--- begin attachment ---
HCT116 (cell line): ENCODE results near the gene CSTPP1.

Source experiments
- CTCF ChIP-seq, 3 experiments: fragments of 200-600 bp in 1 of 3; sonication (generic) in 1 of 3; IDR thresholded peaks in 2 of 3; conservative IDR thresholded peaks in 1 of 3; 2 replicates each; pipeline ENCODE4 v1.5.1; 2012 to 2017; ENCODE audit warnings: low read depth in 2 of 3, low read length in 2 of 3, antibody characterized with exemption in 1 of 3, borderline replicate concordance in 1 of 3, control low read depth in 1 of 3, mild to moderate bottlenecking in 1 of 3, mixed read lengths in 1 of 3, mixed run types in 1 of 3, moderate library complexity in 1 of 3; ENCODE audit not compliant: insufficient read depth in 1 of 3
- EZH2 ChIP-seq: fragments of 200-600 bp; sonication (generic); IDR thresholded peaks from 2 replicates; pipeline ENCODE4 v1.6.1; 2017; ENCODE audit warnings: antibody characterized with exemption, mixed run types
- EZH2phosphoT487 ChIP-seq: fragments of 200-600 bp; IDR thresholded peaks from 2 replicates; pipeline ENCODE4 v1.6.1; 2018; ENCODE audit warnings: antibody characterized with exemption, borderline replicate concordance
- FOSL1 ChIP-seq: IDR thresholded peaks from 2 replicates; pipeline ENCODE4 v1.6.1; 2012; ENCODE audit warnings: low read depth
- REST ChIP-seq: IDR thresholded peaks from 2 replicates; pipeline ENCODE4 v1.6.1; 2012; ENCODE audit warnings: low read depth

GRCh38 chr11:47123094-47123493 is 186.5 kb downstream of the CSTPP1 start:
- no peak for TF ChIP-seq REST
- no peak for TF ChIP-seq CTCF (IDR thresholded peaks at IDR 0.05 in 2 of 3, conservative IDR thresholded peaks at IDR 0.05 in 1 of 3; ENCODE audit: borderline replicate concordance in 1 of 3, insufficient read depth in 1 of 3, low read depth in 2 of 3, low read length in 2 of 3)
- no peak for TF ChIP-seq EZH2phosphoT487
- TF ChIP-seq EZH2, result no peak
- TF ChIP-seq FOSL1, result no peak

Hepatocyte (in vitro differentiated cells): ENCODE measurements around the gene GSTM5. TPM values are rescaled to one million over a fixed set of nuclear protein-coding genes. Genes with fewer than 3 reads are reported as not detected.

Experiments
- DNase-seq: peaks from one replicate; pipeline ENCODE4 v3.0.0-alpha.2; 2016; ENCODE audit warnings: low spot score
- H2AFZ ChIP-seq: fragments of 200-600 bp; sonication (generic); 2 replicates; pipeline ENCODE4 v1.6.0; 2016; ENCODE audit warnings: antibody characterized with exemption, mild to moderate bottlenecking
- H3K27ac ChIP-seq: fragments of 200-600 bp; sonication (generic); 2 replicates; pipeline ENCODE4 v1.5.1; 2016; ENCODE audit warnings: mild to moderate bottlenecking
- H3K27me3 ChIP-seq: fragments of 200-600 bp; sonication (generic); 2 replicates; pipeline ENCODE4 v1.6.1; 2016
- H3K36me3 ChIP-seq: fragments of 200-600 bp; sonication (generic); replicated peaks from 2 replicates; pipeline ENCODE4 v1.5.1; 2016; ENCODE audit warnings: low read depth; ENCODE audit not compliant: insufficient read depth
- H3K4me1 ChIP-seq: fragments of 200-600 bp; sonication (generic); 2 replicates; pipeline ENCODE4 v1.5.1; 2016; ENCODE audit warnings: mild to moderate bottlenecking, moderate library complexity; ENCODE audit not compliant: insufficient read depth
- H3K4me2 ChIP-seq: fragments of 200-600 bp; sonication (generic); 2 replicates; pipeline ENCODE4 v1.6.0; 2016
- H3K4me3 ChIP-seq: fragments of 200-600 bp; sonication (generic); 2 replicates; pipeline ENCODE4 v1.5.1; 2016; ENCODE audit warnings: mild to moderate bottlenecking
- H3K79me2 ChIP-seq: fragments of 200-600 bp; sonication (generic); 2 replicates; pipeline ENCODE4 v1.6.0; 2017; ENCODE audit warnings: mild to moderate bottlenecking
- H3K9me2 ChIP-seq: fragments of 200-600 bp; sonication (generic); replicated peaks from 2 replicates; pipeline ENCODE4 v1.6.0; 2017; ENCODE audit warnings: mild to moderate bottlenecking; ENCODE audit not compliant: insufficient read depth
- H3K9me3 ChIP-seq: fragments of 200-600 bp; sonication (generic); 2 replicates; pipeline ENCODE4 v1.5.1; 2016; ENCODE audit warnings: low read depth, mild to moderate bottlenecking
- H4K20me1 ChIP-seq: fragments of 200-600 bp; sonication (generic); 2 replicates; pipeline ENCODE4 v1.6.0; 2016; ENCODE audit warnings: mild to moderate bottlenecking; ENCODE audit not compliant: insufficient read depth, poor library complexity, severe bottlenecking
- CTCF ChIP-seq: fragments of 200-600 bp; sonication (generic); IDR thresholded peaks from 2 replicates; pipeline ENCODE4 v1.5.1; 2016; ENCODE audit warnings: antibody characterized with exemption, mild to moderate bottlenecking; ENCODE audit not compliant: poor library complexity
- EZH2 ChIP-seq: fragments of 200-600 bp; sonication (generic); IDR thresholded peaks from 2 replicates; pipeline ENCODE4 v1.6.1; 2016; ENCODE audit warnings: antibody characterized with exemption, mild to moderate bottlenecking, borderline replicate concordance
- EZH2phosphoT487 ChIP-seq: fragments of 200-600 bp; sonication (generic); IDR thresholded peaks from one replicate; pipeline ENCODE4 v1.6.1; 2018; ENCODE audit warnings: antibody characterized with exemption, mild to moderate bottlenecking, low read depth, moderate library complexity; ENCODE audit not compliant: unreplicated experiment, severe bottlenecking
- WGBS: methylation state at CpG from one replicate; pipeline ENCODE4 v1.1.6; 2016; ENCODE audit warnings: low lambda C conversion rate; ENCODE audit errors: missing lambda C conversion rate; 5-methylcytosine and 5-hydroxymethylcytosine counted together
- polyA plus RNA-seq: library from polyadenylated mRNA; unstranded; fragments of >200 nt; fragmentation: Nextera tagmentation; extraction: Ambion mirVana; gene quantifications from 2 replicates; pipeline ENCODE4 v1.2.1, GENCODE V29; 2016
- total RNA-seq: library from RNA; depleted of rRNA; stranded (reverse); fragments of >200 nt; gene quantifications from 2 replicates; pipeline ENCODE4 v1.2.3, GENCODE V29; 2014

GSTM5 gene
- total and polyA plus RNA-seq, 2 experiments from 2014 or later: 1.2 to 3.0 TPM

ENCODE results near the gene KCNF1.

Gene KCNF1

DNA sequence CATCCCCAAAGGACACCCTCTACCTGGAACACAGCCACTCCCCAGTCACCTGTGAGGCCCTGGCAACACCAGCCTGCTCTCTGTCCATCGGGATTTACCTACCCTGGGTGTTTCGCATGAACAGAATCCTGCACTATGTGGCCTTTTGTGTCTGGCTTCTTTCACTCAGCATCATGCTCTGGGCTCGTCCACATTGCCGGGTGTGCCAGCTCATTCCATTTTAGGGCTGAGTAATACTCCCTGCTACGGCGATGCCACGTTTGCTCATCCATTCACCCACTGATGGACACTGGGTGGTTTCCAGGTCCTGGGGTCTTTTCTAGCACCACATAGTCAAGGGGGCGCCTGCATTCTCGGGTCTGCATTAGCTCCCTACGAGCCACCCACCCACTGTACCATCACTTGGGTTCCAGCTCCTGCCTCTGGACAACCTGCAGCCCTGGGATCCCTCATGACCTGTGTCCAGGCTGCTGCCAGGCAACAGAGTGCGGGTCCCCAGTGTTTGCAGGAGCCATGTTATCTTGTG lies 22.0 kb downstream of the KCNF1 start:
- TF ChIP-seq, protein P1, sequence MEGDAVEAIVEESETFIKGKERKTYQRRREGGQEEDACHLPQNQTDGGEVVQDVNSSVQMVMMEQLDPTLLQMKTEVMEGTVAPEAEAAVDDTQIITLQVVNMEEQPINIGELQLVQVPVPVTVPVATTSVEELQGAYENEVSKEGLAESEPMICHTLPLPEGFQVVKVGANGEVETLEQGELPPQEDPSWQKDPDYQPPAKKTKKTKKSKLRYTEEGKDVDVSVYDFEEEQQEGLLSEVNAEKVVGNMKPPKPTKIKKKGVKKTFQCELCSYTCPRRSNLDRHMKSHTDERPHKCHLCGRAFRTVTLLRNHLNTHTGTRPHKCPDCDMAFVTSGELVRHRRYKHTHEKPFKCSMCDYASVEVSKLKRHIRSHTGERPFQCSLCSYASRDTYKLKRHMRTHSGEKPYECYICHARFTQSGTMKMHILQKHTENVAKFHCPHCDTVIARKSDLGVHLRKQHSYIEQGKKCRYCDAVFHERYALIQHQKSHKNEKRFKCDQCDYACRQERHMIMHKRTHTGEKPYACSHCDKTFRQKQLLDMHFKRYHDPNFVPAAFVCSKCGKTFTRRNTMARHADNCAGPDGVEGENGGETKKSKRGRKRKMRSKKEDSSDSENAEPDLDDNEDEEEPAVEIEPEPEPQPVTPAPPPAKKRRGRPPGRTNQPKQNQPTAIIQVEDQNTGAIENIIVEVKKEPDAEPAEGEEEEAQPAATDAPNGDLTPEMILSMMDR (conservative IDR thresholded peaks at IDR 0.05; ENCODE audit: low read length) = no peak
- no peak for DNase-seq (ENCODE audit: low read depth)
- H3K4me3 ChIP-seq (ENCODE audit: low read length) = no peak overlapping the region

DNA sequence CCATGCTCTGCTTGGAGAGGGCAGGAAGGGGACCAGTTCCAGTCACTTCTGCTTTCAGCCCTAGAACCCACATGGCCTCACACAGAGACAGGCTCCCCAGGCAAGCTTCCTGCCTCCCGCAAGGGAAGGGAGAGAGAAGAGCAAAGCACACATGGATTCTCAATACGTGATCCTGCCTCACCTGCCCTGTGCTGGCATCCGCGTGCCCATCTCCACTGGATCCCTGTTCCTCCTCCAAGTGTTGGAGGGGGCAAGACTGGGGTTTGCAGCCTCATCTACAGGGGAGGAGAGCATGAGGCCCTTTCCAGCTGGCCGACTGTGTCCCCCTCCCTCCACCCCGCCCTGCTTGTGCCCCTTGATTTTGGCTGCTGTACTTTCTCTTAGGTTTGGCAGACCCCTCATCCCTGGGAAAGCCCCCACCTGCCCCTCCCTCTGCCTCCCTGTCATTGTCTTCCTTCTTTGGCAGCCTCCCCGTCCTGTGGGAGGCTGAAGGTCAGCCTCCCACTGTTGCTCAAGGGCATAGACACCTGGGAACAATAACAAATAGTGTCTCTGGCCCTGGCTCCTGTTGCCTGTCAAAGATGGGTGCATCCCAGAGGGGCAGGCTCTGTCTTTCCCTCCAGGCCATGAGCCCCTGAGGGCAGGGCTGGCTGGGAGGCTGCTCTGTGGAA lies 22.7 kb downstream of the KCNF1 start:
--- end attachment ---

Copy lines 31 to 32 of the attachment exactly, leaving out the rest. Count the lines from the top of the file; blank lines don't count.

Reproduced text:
- WGBS: methylation state at CpG from one replicate; pipeline ENCODE4 v1.1.6; 2016; ENCODE audit warnings: low lambda C conversion rate; ENCODE audit errors: missing lambda C conversion rate; 5-methylcytosine and 5-hydroxymethylcytosine counted together
- polyA plus RNA-seq: library from polyadenylated mRNA; unstranded; fragments of >200 nt; fragmentation: Nextera tagmentation; extraction: Ambion mirVana; gene quantifications from 2 replicates; pipeline ENCODE4 v1.2.1, GENCODE V29; 2016